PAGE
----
How Do We Want To Be Together?
This is one of the most powerful questions you can bring to a group: “how do we want to be together?” This conversation will bring the implicit norms (unwritten rules) out into the open.
Here’s a process we use in new groups, to help answer this crucial question:
It starts with information gathering, hearing from everyone’s experience and opinions. Then you have a conversation together to build shared understanding.
Then a smaller committee or working group will take away all that information to refine it into a proposal and formal agreement.
Then we revisit the agreement periodically to maintain alignment between our ideals and our reality.
Step 1. Gather input
For this step you’ll need the full group, a facilitator, and about 60 minutes.
💭 Ask everyone to reflect on their own: thinking about a time in a group when you felt welcomed, supported and that you could be at your best... (2 min)
👉 In pairs, take turns to share your stories. (10 min) The person listening pays attention to what is important to the other person. ❓What attitudes/behaviours/qualities helped them to participate well in that example?
✌️ Then we combine the pairs into groups of 4. In your small group, each person shares the key things they heard that are important for the other person. Discuss together: what do you all need to be welcomed and to participate well in this group? (15 min)
We collect notes on a whiteboard. For example, here’s what one group came up with on Mural:
Then with the whole group, we have a conversation about what we see on the post-it notes. Check for agreement, explore similarities and differences, and develop shared understanding with questions like “Are there any of these points that you can’t agree with? Are there any of these principles that you can’t commit to? Do you have concerns? Is something unclear? Is there anything missing?”
Unpack the values & principles into actions
For example, someone suggested “leaning into conflict”, but maybe it’s not immediately clear what that means. So we’ll have a conversation to unpack the concept into specific behaviours. In this case, we learned that “leaning into conflict” means not letting problems develop invisibly in the background, but proactively addressing tension as soon as possible.
For example, one of the post-it notes says “vulnerability”, but that might need more clarification. We probably don’t want to share everything with each other all the time, there are limits and boundaries. Discuss these boundaries together: how do we encourage people to share authentically? What limits do we want to put on what we share with each other? Is everyone expected to be vulnerable, or can they choose?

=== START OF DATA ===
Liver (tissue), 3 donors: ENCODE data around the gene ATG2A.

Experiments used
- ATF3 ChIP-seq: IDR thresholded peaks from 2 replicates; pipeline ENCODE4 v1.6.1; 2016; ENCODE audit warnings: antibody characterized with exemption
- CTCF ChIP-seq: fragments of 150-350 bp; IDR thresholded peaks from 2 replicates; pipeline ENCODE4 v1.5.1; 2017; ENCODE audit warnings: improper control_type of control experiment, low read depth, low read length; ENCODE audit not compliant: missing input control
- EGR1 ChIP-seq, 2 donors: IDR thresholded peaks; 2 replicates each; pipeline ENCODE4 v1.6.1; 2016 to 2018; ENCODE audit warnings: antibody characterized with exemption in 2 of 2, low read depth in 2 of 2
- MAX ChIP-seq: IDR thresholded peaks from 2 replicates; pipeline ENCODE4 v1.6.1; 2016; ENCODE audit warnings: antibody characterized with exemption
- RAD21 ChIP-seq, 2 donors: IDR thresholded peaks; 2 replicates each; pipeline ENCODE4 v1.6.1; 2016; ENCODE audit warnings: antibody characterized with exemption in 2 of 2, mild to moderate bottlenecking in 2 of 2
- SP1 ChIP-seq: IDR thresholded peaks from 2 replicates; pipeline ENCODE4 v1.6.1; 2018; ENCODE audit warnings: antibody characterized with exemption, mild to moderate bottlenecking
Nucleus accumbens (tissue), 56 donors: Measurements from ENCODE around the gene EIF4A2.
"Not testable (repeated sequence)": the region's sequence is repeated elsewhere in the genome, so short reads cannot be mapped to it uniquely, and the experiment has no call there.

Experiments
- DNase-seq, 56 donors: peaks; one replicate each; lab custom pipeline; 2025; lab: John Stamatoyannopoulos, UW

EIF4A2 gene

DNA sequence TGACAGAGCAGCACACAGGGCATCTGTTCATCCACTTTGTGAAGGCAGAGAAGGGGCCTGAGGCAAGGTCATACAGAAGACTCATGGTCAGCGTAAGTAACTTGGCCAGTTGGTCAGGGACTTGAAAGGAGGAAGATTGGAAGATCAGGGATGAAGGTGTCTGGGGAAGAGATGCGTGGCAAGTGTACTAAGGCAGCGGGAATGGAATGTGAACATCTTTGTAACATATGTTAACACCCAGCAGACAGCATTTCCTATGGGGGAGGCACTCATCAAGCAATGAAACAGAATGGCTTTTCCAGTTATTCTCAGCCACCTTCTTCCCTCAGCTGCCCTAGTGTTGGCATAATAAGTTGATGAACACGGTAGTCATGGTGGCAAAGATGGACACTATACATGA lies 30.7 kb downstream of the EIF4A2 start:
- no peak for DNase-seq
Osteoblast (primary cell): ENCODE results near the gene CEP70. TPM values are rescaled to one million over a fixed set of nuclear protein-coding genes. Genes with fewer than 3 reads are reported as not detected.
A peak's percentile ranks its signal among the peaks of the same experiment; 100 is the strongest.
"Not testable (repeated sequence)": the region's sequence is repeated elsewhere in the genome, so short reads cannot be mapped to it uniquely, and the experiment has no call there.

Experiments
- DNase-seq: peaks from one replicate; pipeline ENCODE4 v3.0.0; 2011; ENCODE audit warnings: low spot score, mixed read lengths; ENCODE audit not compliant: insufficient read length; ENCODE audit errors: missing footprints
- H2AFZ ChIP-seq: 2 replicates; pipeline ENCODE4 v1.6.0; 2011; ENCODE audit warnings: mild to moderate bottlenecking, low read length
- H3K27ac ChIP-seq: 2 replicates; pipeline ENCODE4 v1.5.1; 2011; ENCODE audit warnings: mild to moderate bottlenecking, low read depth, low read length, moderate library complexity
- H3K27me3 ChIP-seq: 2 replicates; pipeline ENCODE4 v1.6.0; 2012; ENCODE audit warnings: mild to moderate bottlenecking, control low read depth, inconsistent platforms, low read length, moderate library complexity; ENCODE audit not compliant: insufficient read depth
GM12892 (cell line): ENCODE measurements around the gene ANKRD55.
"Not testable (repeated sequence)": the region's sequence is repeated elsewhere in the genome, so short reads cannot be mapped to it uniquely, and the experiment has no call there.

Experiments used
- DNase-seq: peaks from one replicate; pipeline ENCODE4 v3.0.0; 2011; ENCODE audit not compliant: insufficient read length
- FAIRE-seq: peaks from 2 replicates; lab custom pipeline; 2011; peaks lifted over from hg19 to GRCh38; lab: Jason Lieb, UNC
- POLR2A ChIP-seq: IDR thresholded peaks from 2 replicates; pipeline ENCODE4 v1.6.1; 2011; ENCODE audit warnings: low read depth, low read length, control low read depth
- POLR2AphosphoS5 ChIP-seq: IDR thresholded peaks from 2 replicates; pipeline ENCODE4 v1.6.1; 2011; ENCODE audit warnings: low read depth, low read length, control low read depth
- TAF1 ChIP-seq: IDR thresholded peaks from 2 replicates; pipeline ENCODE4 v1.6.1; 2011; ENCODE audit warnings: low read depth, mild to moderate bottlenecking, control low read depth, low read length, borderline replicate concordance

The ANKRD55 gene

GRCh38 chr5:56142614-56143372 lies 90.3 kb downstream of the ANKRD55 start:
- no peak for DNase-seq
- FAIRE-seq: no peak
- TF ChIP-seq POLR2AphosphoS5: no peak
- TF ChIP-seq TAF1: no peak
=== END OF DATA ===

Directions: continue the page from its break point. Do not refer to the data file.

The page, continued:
Step 2. Delegate to a working group
Before this becomes a solid, formal agreement, you will probably need to work out some details, e.g. developing specific terminology and definitions, thinking about scenarios like “what happens when...”.
In general we recommend not getting into this level of detail with the whole group as it can quickly become tiresome. Instead, delegate the “polishing” work to a small committee or working group. They can take the input from the whole group and develop the details into a formal proposal.
For most of the organisations we work with, this is a decision that is made by consensus, because we want a strong commitment to the “terms of engagement”. However, you may not be able to agree on everything right away: if it looks like consensus is impossible, you may need to reduce the size of the proposal and just focus on the parts that you can all agree to.
Step 3. Iterate
There is always some divergence between how we say we want to treat each other, and what actually happens in a group. It’s not realistic to assume perfect behaviour in a group. But it is realistic to ask for continuous improvement.
So when the first proposal is agreed, that’s only the beginning. It’s super helpful to return to the agreement periodically and reflect on it as a group, e.g. once per year. You can ask questions like: how well are we living up to our commitments? Do we need to update the agreement? Or to change our behaviours? Do we need training or support to develop new skills?
This is an ongoing practice of reflection and growth. It can be an incredibly potent technique for individual and collective development, because it guides people to make the “Subject-Object Shift”. Instead of being subjects of your communication culture, you can start to make the culture an object of shared inquiry.
We will love to hear about your experience with this guide. If you want to open the conversation with your group, but you have questions, just drop us a line. We’re happy to help.